At Tuesday’s Jersey City Municipal Council caucus meeting, council members vented frustration about public parking in the Heights, poor service offered by the Via transit shuttle, and incorrect billings of residents by the Municipal Utilities Authority.
But they were silent on what, if anything, they’d do about a proposed pay raise for themselves or whether they’d ratify changes to a contentious redevelopment plan to convert an industrial site to luxury apartments next to Berry Lane Park. Both items are listed for consideration at the Feb. 24 council meeting.
At the caucus, Ward D Councilman Yousef Saleh griped that many of his constituents have continued to struggle finding overnight parking along the Central Avenue corridor ever since the city Parking Authority, an arm of the city Public Safety Department, converted a public metered lot to reserved parking for Authority employees and police vehicles.
Saleh said the Authority closed off the lot to the public and removed meters from 26 public parking spaces. “It boggles my mind how [the Parking Authority] could willy-nilly change the lot without getting our approval,” he said.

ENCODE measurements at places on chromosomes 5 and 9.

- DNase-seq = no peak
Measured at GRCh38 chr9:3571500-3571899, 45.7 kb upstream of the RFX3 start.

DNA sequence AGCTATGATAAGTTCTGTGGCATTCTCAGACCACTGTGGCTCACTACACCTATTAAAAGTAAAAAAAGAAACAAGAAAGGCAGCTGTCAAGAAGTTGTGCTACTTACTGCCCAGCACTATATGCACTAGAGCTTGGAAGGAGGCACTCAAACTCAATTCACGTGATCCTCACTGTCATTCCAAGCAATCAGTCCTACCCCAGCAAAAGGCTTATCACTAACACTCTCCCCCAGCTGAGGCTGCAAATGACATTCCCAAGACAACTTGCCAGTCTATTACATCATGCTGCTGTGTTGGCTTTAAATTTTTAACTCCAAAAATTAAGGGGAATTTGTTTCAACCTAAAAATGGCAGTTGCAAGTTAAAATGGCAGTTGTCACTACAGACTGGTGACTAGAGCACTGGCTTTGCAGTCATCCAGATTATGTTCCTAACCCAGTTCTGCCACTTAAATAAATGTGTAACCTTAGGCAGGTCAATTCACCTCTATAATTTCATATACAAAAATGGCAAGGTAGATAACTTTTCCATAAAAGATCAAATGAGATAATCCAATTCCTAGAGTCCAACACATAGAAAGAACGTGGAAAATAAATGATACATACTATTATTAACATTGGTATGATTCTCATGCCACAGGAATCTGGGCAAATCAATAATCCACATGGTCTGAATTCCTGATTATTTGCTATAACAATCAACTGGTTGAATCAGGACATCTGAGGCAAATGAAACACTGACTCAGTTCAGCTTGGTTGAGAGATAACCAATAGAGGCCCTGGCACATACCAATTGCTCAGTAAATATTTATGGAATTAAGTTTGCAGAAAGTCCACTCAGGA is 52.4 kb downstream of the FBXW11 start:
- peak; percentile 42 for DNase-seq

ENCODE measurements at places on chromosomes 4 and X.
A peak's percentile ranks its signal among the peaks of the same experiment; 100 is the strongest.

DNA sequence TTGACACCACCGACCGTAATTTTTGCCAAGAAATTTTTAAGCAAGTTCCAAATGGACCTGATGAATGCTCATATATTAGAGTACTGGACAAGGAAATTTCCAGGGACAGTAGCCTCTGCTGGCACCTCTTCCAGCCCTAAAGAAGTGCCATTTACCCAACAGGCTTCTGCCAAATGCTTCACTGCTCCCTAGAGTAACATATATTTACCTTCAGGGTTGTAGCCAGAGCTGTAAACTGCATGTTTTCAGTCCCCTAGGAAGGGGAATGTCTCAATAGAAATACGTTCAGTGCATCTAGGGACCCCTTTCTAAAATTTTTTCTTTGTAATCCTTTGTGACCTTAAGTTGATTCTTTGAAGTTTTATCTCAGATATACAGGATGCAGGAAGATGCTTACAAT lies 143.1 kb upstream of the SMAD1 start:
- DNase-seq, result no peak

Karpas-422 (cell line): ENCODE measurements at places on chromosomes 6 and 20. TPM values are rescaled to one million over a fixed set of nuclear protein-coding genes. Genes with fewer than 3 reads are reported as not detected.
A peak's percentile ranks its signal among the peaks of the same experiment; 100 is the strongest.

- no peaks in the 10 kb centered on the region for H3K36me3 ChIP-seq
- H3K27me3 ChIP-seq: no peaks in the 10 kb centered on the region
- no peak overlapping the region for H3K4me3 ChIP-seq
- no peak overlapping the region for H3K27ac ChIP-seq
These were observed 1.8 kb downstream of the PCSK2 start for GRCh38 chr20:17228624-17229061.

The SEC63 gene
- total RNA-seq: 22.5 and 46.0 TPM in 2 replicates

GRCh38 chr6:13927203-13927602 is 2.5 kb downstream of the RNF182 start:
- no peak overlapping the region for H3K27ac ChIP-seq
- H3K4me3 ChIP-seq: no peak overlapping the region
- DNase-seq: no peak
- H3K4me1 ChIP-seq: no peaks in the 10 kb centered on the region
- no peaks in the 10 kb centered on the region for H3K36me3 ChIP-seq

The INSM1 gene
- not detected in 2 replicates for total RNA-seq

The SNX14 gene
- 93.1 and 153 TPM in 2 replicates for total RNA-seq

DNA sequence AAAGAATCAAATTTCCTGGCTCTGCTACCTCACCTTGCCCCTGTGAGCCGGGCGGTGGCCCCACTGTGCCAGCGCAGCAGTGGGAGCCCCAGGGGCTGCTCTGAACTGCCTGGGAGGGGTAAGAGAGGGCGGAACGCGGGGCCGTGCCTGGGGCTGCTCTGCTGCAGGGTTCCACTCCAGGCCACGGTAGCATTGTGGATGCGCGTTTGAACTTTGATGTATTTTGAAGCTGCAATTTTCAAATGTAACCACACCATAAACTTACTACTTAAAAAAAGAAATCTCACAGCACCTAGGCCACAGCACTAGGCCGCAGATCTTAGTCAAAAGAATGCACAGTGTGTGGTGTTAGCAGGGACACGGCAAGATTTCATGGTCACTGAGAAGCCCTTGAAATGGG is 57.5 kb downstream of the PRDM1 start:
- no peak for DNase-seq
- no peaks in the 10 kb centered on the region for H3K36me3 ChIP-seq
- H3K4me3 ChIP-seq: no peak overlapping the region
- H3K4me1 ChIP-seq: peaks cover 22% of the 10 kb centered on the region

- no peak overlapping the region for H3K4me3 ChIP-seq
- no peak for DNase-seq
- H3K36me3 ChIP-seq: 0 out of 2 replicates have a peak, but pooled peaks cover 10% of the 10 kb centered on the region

Meanwhile, he added, the lot has become a safety hazard for area residents, with homeless individuals setting up “camps” there. A fight between two homeless men ended with a killing on the Cambridge Avenue side of the lot in July 2021.
He said residents also have to compete with seven to 10 U.S. postal trucks taking up curbside spots around the perimeter area of the Parking Authority on Central Avenue. At one time, he said, the trucks parked in an adjacent lot of a fast-food eatery; now they are back on the street.
John Metro, acting city business administrator, said he’d research the matter.
On another transit-related front, several members of the governing body questioned the quality of service being delivered by Via Jersey City, the on-demand intra-city shuttle van that has been offered to local residents, workers and visitors in partnership with the city since late September 2019.